The state’s unified court system is asking the governor and Legislature for a budget increase of $44.4 million for the judiciary for the upcoming fiscal year, according to the budgetary request released Friday.

The budget request totals $2.23 billion for the upcoming fiscal year and stays within the 2 percent spending growth Gov. Andrew Cuomo has asked state agencies to abide by. The budget request also includes an $18 million capital appropriation to be used for technology, security and records request managements in an effort to advance Chief Judge Janet DiFiore’s Excellence Initiative, which seeks to reduce chronic backlogs in the court system and reduce the time it takes to dispose of cases.

The 2 percent budget increase request will allow for “adequate court staffing, especially in clerk, court officer, interpreter, court reporter, and other courtroom and back office positions that are critical to providing a high level of service to the public,” the budgetary request to Cuomo and members of the Legislature says. The increase request will also allow the judiciary to “incrementally restore” a number of programs that were cut due to budget constraints in previous years.

“For example, we will be able to provide increased funding for such programs as the Community Dispute Resolution Centers, which recruit, train and supervise volunteers who provide free and low-cost mediation and other alternative dispute resolution services in civil, criminal and Family Court matters for parties who are unable to afford these services. We will also be able to increase funding for the Court Appointed Special Advocate program,” the 188-page budgetary request says.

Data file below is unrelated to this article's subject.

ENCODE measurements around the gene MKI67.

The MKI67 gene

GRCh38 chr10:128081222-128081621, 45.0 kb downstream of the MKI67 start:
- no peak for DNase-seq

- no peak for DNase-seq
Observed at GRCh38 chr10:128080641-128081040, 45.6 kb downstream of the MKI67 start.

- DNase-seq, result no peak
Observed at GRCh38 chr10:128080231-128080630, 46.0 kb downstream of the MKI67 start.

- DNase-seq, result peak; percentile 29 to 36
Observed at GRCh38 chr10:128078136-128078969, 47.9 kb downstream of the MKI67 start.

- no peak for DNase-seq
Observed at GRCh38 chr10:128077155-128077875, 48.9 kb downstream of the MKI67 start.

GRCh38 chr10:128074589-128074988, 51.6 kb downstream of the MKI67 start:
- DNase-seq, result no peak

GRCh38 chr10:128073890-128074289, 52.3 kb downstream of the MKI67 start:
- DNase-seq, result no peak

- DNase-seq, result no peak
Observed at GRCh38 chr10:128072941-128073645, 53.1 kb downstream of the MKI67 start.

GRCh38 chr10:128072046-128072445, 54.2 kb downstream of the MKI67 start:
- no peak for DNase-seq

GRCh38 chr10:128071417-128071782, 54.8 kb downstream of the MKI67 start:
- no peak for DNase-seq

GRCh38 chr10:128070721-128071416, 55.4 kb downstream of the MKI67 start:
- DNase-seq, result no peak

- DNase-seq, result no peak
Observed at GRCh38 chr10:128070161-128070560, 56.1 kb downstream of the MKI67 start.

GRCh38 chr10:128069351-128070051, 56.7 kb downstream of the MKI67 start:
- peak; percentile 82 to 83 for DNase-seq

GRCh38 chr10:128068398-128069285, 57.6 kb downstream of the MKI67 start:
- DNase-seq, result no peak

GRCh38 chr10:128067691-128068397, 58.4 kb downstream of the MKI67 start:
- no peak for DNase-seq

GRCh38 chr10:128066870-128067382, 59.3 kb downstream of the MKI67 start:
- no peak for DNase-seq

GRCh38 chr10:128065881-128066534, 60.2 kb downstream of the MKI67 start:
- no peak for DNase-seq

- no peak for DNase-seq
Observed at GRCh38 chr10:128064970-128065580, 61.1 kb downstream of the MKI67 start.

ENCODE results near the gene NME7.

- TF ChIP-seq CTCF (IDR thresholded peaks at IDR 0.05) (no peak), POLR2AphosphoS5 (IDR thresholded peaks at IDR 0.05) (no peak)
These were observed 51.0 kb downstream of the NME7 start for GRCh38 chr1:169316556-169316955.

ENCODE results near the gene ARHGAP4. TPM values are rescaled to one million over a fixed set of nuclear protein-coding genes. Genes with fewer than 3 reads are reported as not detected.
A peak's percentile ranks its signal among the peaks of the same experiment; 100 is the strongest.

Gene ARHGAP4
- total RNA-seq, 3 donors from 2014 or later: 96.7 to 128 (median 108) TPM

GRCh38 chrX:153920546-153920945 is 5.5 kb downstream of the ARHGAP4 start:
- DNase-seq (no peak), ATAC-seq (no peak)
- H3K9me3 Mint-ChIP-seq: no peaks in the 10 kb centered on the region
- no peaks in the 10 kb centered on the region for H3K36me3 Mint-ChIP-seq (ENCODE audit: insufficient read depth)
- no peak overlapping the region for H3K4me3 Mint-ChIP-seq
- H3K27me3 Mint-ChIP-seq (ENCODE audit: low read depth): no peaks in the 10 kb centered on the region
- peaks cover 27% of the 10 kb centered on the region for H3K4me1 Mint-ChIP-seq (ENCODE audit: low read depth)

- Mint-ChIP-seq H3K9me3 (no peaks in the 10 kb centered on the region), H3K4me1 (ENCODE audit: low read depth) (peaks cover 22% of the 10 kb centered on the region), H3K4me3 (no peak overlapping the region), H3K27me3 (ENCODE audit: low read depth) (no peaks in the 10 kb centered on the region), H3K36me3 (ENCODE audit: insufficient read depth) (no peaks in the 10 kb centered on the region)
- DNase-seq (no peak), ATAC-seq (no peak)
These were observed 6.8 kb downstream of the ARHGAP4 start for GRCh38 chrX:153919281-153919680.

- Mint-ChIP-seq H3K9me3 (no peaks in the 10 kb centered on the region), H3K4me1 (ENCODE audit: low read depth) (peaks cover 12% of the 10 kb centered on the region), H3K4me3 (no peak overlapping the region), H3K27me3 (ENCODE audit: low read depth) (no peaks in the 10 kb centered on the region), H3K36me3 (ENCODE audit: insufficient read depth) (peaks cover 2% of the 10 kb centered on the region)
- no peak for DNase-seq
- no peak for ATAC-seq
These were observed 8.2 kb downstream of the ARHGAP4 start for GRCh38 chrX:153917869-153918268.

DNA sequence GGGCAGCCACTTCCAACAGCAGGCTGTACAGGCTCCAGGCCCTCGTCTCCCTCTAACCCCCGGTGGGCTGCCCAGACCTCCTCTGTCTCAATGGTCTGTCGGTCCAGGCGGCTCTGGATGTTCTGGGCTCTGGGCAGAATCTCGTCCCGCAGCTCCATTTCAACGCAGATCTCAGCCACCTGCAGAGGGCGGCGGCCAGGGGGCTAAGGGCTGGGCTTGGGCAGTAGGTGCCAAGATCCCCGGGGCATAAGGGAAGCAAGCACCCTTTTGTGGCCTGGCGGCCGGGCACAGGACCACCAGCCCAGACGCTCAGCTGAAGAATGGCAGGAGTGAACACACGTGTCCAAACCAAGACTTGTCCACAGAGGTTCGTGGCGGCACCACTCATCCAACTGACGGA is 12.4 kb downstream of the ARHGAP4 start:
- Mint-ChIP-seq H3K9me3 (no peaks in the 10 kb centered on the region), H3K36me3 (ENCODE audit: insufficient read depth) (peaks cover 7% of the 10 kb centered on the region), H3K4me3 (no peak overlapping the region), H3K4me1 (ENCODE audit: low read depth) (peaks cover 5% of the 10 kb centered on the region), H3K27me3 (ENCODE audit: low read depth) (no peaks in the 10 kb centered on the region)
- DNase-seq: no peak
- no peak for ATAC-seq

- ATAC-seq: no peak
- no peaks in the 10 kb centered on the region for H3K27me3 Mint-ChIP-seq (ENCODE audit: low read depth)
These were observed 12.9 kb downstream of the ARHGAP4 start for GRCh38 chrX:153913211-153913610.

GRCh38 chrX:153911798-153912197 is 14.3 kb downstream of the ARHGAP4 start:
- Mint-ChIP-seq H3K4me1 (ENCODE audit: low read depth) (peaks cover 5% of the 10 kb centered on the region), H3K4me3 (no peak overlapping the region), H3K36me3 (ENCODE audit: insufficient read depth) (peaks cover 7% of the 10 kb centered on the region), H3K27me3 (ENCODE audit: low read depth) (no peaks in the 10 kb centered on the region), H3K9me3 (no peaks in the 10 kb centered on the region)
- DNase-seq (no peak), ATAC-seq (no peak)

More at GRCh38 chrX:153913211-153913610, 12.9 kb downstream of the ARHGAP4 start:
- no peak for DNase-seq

The judiciary’s requested budget also seeks a $500,000 funding increase in the Justice Court Assistance Program to help mitigate the costs associated with off-hours arraignments.

Most of the judiciary’s $18 million capital request will go toward modernizing the judiciary’s computer network and providing computer equipment for judges, court staff and court system’s data centers. Of the $18 million, $3 million would go toward modernizing security equipment, including X-ray machines and security cameras and another $2 million of the requested amount would go toward digitalization of records.

At an Assembly hearing held Friday in Manhattan to discuss the 2017-2018 fiscal year judiciary budget, Assembly Judiciary Chair Jeff Dinowitz asked how the judiciary has fared with relatively flat budgets over several years.

Michelle Smith, the chief of staff to Deputy Chief Administrative Judge for Justice Initiatives Edwina Mendelson—who is out of the country—did not have an immediate answer to Dinowitz’s question. Another hearing on the judiciary’s budget is expected early next year when the lawmakers come back to Albany for the legislative session.

Dinowitz, a Bronx Democrat who was recently appointed as the head of the judiciary committee, remarked on the “enormous need” for additional Supreme Court justices in areas of the state experiencing “enormous” backlogs.

“We know that there are many people who languish in jail for ridiculous amounts of time,” Dinowitz said. “It seems to me … one of the problems is that we need more judges.”

Assemblyman David Buchwald, a Democrat from Westchester, asked Anne Erickson, the president and CEO of the Empire Justice Center, how the state should prioritize the expansion of civil legal services.

“One of the things we need to really start thinking about is how are we funding the delivery system [of civil legal services]. Right now with the judiciary legal services we are really funding the one-on-one representation,” Erickson said. “But to really fund a delivery system, we really have to be looking at funding things like the training, the support, the technical assistance, the coming together of attorneys working on similar issues.”

Budget negotiations between the Senate, Assembly and governor’s office begin in earnest in March, with a financial plan due by April 1.